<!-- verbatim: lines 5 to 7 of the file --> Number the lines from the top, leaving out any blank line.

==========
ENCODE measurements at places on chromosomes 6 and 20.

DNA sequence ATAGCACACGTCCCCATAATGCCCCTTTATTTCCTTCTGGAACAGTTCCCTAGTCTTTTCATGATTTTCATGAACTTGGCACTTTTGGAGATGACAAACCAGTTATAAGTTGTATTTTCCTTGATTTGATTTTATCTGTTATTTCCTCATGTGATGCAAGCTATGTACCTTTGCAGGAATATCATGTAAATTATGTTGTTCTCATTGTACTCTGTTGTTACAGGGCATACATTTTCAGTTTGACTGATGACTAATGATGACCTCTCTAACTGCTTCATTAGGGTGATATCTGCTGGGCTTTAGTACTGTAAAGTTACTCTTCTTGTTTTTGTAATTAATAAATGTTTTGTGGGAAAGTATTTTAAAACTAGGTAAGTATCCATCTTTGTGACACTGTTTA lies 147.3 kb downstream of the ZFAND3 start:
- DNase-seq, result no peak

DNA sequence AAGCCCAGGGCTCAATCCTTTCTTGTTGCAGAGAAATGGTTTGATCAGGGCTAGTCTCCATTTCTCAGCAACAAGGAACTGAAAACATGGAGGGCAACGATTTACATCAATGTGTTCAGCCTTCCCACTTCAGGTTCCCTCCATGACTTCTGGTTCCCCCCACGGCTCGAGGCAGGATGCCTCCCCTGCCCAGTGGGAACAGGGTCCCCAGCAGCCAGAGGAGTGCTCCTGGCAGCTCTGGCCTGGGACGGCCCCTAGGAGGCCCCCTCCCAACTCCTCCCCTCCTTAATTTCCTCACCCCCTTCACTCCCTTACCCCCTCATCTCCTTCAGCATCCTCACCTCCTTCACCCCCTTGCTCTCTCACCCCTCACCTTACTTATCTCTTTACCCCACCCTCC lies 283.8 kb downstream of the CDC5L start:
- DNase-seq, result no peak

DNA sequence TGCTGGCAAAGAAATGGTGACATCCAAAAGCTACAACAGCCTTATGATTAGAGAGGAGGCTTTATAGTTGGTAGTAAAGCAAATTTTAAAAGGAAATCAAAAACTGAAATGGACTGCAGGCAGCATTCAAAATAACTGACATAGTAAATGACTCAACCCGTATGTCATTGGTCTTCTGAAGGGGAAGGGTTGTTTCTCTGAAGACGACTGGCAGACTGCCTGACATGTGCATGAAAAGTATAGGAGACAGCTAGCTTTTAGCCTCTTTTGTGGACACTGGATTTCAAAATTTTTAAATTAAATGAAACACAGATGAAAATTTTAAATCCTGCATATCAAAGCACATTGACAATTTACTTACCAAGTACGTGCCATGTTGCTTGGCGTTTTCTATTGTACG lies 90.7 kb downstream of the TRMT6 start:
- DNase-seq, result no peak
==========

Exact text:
- DNase-seq, result no peak

DNA sequence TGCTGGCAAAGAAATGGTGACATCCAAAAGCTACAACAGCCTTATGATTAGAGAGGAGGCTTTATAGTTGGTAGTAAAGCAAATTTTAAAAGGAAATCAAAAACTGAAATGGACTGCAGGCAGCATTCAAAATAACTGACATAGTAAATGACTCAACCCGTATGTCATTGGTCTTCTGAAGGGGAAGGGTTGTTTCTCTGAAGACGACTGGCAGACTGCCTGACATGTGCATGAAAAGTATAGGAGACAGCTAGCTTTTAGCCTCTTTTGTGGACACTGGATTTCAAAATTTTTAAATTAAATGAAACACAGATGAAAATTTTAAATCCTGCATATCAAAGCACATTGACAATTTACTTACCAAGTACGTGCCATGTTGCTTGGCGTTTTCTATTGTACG lies 90.7 kb downstream of the TRMT6 start:
- DNase-seq, result no peak